KENYA: Back-blogging part 2 of 4

It’s been 2 weeks without proper wifi so I have some back-blogging to do.
Here’s post 2 of 4 of my Kenya travels:

Date: June 20, 2015
Current location: Kipkaren, Kenya
Current tunes: None. Raindrops and a rushing river :]



Kingsburg Community Church Kenya Nurses Team

I’m on day five in Kenya and I just feel at peace. More than I did at home. More than I did in Greece. Something about simple living is just good for the soul. Especially for a girl like me who has a mind that goes a mile a minute, overanalyzing decisions, contemplating what is next. But here I don’t have many options. And I find that so refreshing. Right now I am sitting propped up on a ledge under a gazebo right outside my cottage. The river to my right is brown and muddy as can be, but the rushing water and chirping birds drown out my thoughts. My only other companion at the moment is the cow to my left that’s grazing on some shrubs. She doesn’t know it but I’ve named her Chai since chai tea is like the nectar of the gods here and makes an appearance at most meals.

It’s even a little bit odd how rested I feel here because it is nothing like home (and is different than how I travel too). From the food, to my schedule, to my resources, it’s just all different. I’m on day four without having access to family, friends, or the internet and being unplugged is sobering. My diet is all warped here. I’m consuming little to no meat, dairy, or veggies. Kenya seems to have a starch based diet, a lot of rice, potatoes, and beans. Oh and the ever present sautéed chard, spinach, or kale as a side. I enjoy the flavors even if it’s not always a balanced meal. Everything runs at a slower pace which is not at all my style. Usually I’m the energizer bunny that literally goes until my body shuts down. But with Kenyan time, everything kind just happens when it wants. Also, between my luggage from the US getting lost and the dress code in the village, I practically have four or five items of my own that can be worn in public. And while I don’t mind having a minuscule wardrobe and my luggage still floating somewhere in Timbuktu, wearing a long skirt at all times is not my favorite nor ideal for some one as clumsy as me. I totally am on board with respecting cultural norms but let’s be real, sweaty thighs and playing with kiddos in a skirt is frustrating. I guess the only other thing I miss is my morning run. Which is pretty ironic because Kenya is supposedly one of the running capitols of the world. Michelle said it was safe if I wanted to give it a go, but I just haven’t worked up the courage (or energy to get up early enough) to face these bumpy village dirt roads by myself. Maybe tomorrow.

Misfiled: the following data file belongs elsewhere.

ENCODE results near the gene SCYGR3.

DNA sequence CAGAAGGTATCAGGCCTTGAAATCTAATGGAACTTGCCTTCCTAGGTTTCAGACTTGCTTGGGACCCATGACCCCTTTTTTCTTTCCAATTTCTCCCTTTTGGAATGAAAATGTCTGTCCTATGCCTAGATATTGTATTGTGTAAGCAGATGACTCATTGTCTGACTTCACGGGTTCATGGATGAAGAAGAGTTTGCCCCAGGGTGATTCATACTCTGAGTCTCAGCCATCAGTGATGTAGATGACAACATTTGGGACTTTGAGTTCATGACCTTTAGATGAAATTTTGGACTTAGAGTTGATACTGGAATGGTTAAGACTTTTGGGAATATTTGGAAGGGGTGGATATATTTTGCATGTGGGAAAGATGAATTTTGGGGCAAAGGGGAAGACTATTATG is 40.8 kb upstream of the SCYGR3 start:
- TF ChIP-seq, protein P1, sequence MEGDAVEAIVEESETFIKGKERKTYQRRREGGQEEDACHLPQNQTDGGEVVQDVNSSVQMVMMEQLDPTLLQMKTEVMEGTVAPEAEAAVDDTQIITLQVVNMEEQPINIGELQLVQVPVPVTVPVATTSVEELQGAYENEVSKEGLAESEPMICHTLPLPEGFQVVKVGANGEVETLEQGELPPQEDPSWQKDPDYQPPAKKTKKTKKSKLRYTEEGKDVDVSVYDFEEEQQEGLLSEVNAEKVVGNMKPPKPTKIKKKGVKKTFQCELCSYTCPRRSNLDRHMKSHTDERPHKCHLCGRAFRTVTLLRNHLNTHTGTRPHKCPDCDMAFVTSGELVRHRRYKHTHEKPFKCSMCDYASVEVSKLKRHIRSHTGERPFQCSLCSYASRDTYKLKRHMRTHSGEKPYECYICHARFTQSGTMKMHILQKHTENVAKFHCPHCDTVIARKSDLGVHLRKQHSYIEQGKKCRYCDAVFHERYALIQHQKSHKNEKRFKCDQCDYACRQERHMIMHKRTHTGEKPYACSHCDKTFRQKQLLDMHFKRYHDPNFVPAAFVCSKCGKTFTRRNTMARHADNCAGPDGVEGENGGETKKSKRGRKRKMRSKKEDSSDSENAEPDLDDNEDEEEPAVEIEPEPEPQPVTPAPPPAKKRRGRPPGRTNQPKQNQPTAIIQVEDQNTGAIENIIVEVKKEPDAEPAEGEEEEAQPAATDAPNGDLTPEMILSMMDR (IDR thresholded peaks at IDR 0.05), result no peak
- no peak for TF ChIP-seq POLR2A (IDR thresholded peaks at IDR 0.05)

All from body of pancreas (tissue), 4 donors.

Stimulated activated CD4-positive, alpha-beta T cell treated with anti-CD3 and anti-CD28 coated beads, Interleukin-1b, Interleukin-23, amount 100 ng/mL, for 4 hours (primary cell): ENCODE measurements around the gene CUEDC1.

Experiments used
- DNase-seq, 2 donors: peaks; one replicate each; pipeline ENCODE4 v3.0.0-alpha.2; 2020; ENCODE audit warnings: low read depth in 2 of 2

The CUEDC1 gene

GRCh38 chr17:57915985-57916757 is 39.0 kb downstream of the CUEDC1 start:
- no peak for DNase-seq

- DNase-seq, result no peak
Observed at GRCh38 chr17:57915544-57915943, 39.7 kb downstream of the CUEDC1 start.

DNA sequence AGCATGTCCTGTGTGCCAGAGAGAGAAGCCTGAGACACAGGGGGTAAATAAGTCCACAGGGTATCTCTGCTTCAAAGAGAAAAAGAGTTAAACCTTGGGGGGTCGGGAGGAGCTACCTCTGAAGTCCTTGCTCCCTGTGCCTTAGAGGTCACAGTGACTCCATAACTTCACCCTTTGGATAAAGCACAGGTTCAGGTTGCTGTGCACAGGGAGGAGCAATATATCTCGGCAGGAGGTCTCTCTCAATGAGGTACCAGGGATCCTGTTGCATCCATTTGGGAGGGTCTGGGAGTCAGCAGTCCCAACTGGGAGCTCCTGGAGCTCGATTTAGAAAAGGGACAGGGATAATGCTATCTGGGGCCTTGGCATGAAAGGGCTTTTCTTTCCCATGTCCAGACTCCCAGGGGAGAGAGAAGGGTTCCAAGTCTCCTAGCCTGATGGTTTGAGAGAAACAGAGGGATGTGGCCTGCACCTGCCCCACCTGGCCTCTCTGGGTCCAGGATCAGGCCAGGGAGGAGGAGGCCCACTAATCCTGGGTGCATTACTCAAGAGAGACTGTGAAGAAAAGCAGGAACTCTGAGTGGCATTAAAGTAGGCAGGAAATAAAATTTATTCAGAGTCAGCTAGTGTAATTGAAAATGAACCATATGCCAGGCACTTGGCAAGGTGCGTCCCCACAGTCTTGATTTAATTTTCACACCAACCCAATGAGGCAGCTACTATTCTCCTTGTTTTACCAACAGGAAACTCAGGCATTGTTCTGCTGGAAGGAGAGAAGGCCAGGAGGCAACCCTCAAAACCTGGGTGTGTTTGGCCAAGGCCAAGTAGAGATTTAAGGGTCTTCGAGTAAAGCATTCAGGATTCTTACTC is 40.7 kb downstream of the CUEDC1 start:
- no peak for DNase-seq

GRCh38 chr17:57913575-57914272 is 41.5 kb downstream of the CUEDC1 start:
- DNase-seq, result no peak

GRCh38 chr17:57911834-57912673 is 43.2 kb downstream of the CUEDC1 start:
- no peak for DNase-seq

I didn’t really expand much on Nairobi but I’ll say this much, for being Kenyan’s capital and one of it’s largest cities, I was really surprised with how underdeveloped it felt. Many of the roadways are horrendous and it seems that the traffic laws are mere suggestions. I have experienced crazy traffic in many parts of Asia, but this is another level with public busses playing leapfrog and creating their own lanes to bypass traffic. We went to the store about three miles from our accommodation and it took 1.5 hours to get home during rush hour. Yes that’s 1 mile/30 minutes! And I thought Southern California traffic was bad. The law enforcement is dodgy as well and because so many people don’t obey the traffic laws, they just have checkpoints where they pick and choose who to push charges against. Michelle was explaining this all to me as we sat in traffic and told me a story about how she had to pay 100 USD on the spot to get out of going to jail for going four miles over the speed limit. And that was WITH her baby in the car. She tried to call their bluff and said, “I have a baby, you can’t take me to jail.” The policeman’s reply? “The baby can go to jail with you.” And…she paid up.

Another thing that took me by surprise was the mall we visited to pick up some supplies before leaving Nairobi. We went to what Michelle called the “ritzy” mall yet it was pretty small with limited options and even had a smaller version of a Walmart equivalent, called Nakumatt, inside. Before entering, all visitors must go through a security checkpoint and I felt as if I was visiting a public high school in Compton…except the security guards here had rifles slung around their necks. I guess Kenya has about one to two major terrorist attacks a year with shopping malls often being major targets. For the first time in my life I was not excited to do some shopping.